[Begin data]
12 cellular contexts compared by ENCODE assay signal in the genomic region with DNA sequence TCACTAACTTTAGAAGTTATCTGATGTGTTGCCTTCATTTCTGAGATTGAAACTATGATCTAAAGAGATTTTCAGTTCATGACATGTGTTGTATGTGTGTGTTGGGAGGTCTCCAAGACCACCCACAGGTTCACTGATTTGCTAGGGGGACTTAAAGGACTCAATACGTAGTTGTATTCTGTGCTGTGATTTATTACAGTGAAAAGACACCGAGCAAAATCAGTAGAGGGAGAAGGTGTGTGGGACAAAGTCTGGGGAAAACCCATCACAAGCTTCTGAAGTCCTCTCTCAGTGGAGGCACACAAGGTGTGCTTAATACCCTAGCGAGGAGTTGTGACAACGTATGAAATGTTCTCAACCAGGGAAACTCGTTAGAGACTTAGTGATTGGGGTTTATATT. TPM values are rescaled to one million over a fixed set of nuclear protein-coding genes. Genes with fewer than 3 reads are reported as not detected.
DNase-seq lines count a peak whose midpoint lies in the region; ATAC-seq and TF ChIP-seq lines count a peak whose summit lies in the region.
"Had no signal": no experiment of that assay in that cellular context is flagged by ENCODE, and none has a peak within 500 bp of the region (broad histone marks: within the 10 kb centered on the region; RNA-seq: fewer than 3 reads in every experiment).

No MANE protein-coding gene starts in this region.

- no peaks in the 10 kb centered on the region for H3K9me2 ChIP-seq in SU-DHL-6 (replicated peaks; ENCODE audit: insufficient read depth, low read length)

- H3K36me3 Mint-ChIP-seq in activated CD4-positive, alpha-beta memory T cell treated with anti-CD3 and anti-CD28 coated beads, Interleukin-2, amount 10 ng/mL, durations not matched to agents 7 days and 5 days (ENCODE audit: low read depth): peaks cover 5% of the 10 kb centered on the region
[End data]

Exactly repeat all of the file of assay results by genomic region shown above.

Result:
12 cellular contexts compared by ENCODE assay signal in the genomic region with DNA sequence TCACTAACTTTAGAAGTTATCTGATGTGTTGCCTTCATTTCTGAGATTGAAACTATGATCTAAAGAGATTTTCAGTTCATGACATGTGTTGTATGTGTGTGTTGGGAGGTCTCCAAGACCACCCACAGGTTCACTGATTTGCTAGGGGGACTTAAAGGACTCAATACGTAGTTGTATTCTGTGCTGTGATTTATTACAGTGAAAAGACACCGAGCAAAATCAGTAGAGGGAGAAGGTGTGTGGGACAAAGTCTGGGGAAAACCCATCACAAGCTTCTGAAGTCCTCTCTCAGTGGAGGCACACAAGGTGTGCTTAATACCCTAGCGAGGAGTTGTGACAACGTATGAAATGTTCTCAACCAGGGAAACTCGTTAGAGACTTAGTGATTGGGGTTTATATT. TPM values are rescaled to one million over a fixed set of nuclear protein-coding genes. Genes with fewer than 3 reads are reported as not detected.
DNase-seq lines count a peak whose midpoint lies in the region; ATAC-seq and TF ChIP-seq lines count a peak whose summit lies in the region.
"Had no signal": no experiment of that assay in that cellular context is flagged by ENCODE, and none has a peak within 500 bp of the region (broad histone marks: within the 10 kb centered on the region; RNA-seq: fewer than 3 reads in every experiment).

No MANE protein-coding gene starts in this region.

- no peaks in the 10 kb centered on the region for H3K9me2 ChIP-seq in SU-DHL-6 (replicated peaks; ENCODE audit: insufficient read depth, low read length)

- H3K36me3 Mint-ChIP-seq in activated CD4-positive, alpha-beta memory T cell treated with anti-CD3 and anti-CD28 coated beads, Interleukin-2, amount 10 ng/mL, durations not matched to agents 7 days and 5 days (ENCODE audit: low read depth): peaks cover 5% of the 10 kb centered on the region